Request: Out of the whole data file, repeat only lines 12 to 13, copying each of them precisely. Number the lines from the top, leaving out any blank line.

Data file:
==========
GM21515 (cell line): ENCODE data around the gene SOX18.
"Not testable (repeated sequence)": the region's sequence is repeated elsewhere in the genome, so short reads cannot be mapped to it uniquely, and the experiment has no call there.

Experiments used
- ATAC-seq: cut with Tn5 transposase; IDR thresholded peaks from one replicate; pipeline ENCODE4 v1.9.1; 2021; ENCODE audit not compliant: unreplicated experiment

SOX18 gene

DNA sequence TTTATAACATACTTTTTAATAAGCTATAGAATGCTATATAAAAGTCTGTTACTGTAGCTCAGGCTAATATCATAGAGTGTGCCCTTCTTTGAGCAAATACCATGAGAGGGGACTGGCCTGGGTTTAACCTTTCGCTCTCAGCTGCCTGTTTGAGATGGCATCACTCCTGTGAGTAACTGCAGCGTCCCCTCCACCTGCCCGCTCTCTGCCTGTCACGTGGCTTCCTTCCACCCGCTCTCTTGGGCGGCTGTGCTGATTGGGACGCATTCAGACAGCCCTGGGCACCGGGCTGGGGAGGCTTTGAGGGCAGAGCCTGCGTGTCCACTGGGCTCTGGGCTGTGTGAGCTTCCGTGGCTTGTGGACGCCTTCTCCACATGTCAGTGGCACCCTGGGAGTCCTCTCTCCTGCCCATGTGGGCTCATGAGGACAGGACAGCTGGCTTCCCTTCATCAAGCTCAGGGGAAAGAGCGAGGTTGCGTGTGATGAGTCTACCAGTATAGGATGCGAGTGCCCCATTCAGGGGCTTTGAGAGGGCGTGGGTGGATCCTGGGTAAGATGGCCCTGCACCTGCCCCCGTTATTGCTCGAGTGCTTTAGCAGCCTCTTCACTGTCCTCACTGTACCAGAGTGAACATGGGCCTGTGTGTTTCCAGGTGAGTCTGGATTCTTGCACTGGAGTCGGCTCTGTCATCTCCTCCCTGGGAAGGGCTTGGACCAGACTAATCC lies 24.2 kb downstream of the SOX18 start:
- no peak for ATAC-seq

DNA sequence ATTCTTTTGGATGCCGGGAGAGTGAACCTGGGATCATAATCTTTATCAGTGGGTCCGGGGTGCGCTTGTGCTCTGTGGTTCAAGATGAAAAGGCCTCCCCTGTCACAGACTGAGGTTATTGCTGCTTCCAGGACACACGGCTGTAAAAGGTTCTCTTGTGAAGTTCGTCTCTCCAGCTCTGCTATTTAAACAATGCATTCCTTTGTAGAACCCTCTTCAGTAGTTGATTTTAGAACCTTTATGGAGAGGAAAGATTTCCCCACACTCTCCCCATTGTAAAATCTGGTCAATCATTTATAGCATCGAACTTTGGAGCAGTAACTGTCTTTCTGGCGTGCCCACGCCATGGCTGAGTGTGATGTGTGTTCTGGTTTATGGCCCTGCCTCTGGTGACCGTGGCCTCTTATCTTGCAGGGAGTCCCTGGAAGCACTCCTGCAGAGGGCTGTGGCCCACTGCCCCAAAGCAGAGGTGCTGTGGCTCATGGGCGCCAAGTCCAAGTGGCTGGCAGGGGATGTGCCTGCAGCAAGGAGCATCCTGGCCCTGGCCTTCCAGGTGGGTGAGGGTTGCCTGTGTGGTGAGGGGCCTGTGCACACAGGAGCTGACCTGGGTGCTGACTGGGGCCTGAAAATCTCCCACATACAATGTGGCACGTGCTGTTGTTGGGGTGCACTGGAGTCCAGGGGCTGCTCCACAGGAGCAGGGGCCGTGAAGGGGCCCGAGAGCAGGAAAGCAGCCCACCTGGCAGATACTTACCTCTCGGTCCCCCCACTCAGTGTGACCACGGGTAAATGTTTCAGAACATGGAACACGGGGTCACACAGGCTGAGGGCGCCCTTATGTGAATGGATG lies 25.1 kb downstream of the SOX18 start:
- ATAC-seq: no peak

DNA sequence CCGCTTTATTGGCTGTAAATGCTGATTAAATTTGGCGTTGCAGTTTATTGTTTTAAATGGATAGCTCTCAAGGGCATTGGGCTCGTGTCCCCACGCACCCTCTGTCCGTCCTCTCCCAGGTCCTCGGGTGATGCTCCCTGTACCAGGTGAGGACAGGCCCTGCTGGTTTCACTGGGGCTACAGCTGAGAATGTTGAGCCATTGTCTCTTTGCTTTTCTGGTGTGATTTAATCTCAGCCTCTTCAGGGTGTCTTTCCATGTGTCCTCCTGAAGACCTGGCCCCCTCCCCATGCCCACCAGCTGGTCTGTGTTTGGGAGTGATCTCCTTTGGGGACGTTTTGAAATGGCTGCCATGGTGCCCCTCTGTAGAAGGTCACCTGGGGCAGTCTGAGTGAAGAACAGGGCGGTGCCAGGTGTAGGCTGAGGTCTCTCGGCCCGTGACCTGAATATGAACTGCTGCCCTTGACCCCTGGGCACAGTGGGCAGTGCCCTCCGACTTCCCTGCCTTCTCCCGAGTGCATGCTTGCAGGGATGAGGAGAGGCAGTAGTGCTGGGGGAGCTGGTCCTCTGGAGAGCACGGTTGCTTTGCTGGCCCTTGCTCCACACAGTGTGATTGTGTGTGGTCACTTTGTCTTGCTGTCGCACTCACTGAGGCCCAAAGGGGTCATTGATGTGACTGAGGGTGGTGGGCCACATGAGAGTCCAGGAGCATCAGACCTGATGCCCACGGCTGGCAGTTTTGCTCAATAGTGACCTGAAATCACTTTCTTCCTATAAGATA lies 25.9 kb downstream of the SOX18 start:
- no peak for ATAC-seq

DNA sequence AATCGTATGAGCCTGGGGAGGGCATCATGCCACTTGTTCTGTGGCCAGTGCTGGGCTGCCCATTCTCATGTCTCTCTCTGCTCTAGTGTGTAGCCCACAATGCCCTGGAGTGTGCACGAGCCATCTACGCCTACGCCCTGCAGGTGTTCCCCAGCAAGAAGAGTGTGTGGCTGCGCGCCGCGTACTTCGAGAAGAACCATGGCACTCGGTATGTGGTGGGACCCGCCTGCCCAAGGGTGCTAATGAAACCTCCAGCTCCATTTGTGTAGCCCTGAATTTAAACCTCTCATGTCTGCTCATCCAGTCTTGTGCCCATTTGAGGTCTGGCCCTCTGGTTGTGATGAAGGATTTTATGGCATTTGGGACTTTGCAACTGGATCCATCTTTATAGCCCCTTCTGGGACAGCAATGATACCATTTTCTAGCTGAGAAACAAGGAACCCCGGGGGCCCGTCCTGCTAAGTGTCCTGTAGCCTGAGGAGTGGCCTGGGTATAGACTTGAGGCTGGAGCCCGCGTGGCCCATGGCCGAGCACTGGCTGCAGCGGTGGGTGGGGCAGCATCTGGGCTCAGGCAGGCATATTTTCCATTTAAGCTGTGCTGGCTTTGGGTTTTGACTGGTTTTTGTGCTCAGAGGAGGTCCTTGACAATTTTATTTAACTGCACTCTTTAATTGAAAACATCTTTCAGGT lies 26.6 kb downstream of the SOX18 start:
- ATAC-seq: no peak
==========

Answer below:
DNA sequence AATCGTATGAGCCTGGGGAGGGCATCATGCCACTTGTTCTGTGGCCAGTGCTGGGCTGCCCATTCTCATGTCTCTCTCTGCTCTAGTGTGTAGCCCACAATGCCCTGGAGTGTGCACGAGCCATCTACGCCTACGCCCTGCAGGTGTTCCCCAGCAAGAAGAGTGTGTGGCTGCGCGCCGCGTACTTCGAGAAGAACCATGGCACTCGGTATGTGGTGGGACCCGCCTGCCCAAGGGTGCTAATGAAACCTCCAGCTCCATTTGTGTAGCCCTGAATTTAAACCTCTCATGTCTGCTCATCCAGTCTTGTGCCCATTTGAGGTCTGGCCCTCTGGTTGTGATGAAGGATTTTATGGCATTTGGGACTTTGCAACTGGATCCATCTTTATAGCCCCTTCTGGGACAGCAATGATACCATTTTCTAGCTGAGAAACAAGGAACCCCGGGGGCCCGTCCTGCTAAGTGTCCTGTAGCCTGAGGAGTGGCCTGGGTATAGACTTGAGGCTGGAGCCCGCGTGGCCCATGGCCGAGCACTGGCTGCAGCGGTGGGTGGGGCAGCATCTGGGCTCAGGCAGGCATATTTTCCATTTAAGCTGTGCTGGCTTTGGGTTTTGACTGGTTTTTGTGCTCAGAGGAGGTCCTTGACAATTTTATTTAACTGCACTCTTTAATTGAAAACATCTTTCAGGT lies 26.6 kb downstream of the SOX18 start:
- ATAC-seq: no peak